Indeed, this is a surprisingly demanding experience, and this is before factoring in the size of the main worlds. Sin Inc is the main hub, which has its own quests – including a trek into the depths of the IT department to restore WiFi – while the main worlds have large outdoor areas with paths that lead to key indoor locations, which again are reasonably large. You’re going to be spending several hours in each world before heading to the next, dropping off pie ingredients to Sin Inc’s chef en route, and even then, chances are you’ll need to return at some point.

This is because Nate gains a few ‘horn upgrades’ along the way, adding a speed dash, the ability to grab overhead rails, and more. Some locations are gated off, requiring a return visit once a new skill has been discovered. These aren’t too tricky to find, thankfully, as they’re shown on the world map.

Combat features too, although it’s largely redundant. Enemies have a habit of spawning practically on top of Nate, and button bashing will usually fend them off. Boss battles also feature, albeit infrequently. One of these takes the form of a Crash Bandicoot-style running into the screen chase sequence that requires careful timing. Thankfully, it has checkpoints between phases.

There’s a spot of variety elsewhere – impromptu whack-a-mole, tunnel slides, fetch quests, and every so often Nate gets to wield a gun which involves a third-person view. Mostly, though, it’s centred upon platforming. That, and trying to work out where the next pie ingredient is. Don’t expect much handholding.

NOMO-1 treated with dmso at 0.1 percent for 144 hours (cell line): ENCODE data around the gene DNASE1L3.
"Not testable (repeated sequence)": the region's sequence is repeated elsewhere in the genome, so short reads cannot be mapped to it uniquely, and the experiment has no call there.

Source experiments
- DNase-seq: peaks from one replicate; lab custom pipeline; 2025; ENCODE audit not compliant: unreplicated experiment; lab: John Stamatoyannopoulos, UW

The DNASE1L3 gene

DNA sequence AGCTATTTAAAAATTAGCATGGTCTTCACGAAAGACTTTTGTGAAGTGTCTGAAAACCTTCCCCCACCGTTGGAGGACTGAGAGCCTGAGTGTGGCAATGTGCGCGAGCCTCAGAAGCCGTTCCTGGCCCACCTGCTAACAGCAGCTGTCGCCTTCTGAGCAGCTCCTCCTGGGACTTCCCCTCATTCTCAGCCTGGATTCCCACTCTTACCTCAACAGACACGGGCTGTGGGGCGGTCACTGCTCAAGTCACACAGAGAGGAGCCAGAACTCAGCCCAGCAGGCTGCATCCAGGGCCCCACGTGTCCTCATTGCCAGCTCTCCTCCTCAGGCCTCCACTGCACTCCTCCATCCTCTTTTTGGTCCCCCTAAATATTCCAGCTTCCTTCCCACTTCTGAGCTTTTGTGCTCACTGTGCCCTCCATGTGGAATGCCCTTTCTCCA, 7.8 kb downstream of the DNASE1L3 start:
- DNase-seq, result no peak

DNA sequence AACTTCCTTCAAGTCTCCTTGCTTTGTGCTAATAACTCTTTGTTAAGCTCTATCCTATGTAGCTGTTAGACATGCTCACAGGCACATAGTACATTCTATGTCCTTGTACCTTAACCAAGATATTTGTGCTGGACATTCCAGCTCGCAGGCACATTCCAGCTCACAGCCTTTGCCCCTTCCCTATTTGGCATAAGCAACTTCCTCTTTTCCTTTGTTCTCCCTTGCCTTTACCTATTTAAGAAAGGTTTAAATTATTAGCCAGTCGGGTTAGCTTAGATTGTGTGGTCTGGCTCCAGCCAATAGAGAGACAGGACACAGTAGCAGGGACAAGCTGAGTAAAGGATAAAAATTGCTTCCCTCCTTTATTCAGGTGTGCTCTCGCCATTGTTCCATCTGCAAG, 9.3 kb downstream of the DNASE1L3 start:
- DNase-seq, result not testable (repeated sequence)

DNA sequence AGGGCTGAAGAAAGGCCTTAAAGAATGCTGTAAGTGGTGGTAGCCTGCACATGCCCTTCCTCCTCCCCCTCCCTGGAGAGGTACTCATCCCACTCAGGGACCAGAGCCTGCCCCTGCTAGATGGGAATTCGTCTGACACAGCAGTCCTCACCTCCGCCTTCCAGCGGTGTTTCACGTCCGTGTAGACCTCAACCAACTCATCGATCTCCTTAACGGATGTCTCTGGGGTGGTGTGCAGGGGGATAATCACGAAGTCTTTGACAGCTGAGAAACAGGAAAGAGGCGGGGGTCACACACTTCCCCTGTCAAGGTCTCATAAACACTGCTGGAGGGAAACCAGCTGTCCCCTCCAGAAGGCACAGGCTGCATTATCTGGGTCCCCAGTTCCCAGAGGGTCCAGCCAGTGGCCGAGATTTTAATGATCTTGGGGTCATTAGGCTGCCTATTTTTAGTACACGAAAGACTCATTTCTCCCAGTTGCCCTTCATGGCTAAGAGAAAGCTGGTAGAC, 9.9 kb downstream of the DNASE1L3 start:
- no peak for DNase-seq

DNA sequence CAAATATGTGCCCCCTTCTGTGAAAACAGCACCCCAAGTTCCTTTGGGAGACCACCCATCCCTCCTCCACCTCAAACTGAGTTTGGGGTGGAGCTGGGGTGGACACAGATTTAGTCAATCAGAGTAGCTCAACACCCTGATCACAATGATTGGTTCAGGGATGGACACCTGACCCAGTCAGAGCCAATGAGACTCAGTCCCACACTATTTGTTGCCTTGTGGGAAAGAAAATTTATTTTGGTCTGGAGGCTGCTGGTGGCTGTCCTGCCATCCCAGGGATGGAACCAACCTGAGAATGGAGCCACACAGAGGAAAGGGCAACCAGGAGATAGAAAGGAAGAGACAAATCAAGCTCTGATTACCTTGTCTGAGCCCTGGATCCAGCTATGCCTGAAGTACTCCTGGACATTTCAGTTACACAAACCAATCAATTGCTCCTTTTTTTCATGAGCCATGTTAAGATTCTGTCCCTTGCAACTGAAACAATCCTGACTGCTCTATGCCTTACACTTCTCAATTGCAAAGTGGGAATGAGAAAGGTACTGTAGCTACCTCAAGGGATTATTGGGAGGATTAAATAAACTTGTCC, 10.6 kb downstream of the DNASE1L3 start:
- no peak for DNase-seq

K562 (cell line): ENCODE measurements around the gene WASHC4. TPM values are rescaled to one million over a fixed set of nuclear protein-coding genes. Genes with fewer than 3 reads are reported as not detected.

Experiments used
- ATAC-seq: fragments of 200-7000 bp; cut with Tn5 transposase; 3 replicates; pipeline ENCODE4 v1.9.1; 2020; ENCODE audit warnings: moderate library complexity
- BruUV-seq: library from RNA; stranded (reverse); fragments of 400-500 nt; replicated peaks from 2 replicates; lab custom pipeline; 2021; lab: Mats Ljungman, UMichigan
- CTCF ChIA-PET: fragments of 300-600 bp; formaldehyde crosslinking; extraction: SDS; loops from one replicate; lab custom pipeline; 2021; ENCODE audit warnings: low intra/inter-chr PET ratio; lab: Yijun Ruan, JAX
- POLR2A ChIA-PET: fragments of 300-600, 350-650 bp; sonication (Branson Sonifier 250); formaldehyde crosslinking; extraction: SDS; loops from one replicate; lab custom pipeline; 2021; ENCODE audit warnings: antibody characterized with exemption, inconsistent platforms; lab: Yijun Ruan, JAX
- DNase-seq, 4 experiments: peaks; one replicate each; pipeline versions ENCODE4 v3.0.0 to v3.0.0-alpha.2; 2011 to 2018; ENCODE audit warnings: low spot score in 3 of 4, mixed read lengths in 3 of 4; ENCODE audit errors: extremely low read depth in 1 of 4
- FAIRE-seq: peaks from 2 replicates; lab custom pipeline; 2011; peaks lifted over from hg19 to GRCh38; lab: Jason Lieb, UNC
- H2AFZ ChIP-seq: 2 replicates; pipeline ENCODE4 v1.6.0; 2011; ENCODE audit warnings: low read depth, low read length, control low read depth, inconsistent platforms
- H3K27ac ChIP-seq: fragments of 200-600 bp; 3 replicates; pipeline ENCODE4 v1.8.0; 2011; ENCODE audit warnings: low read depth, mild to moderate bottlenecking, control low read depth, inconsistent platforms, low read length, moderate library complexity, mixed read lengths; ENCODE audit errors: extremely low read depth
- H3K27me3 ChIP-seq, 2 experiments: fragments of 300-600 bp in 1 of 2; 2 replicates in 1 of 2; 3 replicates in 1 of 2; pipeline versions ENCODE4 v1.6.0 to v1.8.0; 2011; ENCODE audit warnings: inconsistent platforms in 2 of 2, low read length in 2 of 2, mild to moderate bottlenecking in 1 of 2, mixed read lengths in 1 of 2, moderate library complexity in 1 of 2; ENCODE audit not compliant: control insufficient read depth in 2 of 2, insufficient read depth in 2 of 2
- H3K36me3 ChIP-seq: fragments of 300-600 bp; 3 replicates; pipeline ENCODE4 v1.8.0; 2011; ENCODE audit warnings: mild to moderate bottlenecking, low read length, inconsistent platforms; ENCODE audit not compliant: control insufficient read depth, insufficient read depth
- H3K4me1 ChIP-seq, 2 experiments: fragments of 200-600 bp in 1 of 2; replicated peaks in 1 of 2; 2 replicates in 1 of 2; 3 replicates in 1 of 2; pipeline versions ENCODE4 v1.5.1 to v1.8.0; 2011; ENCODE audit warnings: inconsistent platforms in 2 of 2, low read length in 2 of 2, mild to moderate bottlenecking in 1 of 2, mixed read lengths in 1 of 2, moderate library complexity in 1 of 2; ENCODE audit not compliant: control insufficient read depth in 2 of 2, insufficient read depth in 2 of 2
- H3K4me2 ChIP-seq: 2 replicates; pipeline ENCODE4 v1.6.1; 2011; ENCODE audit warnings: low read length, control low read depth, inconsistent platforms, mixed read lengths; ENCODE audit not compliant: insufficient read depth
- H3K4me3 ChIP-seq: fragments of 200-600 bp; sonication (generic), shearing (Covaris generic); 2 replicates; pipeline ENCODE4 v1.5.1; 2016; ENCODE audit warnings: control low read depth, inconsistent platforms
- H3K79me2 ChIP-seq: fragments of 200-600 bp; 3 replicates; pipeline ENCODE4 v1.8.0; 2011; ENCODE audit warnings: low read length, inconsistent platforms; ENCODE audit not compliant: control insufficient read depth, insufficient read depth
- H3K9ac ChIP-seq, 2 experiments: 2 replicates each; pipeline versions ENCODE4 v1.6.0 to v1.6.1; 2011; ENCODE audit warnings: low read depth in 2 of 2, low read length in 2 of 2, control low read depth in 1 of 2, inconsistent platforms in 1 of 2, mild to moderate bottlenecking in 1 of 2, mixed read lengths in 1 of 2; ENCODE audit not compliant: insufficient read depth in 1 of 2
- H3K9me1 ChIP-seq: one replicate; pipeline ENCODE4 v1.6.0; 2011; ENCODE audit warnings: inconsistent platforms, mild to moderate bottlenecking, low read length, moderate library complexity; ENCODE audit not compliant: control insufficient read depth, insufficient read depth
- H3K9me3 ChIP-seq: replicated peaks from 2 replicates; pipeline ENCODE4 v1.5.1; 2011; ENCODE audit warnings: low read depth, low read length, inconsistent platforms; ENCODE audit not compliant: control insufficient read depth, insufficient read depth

The premise, as daft as it is, is able to carry the entire experience – which is amazing considering the 15+ hour runtime. Every location has a checklist of ingredients, keeping track of progress, and the desire to discover the fate of Nate and Nugget upon delivering the pie to Satan proved to be surprisingly compelling. Even when faced with challenges tougher than they should be – Hell Pie is really fond of lengthy obstacle-filled corridors – I found myself immediately trying again.

For something that has seemingly come from nowhere, I was constantly surprised by the size and scope of each area – this isn’t a game you’ll beat in one or two sittings. There is a slightly rough feel to some aspects, however, including signs that suggest the Switch was lead platform – such as smudgy textures and slightly angular character models. The camera could be more refined too, with some areas perhaps benefitting from an overhead view.

With extra spit and polish, and maybe additional playtesting, Hell Pie would be easier to praise. What’s here though is enjoyable and entertaining enough – a spectacularly silly game that doesn’t just share the warped humour from Conker’s Bad Fur Day, but, irritatingly, also some of its twenty-year-old foibles. The more things change, the more they stay the same.

Published by Headup, Hell Pie is out now on PS4, Xbox One and PC. Switch version imminent.

SCORE
7

Matt Gander

Matt is Games Asylum's most prolific writer, having produced a non-stop stream of articles since 2001. A retro collector and bargain hunter, his knowledge has been found in the pages of tree-based publication Retro Gamer.